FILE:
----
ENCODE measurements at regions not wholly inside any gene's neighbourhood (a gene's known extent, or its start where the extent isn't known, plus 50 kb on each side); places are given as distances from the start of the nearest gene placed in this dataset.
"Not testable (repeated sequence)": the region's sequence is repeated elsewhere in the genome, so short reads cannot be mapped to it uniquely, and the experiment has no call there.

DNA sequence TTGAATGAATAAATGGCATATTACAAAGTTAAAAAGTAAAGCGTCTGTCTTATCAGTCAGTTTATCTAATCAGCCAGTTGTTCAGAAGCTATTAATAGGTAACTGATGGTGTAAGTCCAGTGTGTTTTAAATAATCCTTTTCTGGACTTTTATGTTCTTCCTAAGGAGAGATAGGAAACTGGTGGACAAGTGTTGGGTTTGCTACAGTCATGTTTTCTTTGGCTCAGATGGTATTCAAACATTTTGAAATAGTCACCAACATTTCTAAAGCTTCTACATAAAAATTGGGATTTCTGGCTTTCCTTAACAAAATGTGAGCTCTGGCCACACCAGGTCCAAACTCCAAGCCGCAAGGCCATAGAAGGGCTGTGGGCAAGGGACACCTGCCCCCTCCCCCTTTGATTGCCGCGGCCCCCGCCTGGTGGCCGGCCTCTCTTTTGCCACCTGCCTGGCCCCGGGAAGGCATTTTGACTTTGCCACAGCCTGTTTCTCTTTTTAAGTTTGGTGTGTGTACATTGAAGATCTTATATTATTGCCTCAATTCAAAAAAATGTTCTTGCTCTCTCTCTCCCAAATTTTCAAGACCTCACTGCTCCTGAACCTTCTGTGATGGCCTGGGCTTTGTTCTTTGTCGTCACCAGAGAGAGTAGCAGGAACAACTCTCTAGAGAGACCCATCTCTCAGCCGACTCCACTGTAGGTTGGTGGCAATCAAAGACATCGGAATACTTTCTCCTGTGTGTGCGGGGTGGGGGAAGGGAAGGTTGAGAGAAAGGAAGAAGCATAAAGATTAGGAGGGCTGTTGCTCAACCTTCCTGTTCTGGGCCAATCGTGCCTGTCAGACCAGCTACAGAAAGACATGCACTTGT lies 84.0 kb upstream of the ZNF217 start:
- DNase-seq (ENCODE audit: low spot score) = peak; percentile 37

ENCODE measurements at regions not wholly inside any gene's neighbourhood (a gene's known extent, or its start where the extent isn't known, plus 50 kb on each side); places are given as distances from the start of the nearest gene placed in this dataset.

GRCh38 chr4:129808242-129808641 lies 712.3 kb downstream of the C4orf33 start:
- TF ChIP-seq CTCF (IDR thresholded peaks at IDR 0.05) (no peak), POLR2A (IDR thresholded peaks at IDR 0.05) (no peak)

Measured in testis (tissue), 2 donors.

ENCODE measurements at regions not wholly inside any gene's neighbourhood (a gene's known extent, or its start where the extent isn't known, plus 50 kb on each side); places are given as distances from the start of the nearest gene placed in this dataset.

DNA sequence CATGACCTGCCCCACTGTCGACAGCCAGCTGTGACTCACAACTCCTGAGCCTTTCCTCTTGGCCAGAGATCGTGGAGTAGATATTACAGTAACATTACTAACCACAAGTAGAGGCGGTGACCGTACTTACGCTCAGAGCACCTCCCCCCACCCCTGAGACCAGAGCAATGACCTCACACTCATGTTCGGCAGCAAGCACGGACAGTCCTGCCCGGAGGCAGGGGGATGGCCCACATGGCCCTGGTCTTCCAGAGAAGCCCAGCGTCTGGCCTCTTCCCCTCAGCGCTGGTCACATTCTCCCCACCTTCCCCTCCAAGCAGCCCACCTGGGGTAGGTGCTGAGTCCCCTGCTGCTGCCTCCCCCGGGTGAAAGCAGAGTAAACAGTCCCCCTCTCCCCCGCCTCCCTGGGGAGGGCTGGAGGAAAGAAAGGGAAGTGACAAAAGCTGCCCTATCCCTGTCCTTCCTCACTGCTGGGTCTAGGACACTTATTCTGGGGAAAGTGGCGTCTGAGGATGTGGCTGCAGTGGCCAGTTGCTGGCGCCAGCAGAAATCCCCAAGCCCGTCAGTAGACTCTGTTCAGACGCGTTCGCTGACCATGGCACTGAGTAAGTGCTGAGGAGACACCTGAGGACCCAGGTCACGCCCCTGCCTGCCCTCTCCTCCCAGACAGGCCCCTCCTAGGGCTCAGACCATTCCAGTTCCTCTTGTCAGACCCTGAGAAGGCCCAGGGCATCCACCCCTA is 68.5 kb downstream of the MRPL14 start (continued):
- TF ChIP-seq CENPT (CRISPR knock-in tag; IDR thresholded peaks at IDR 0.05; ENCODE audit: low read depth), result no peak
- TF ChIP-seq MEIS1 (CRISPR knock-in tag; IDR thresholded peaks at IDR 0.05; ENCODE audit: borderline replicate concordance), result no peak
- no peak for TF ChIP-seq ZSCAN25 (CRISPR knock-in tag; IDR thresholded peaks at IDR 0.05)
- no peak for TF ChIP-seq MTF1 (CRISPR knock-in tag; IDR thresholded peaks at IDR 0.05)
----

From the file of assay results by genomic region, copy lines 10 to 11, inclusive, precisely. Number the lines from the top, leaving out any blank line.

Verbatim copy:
DNA sequence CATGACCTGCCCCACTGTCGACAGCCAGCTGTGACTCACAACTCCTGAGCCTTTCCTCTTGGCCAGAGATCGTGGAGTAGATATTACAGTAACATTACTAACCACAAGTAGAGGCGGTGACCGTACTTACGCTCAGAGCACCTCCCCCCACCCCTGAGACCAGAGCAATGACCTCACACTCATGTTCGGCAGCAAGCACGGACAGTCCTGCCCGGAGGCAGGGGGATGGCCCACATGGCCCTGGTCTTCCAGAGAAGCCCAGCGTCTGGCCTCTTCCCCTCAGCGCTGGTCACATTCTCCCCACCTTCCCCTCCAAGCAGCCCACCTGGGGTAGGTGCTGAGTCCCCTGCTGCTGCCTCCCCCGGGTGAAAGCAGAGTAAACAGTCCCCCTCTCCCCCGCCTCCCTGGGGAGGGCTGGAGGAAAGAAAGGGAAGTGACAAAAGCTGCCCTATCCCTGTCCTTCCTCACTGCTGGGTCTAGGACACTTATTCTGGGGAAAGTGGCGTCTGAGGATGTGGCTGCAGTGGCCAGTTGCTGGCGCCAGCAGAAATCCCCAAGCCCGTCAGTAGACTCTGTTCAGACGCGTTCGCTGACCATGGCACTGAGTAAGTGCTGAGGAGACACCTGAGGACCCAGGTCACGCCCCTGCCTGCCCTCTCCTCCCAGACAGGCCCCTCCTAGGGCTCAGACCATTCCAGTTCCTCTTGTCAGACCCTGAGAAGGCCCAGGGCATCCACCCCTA is 68.5 kb downstream of the MRPL14 start (continued):
- TF ChIP-seq CENPT (CRISPR knock-in tag; IDR thresholded peaks at IDR 0.05; ENCODE audit: low read depth), result no peak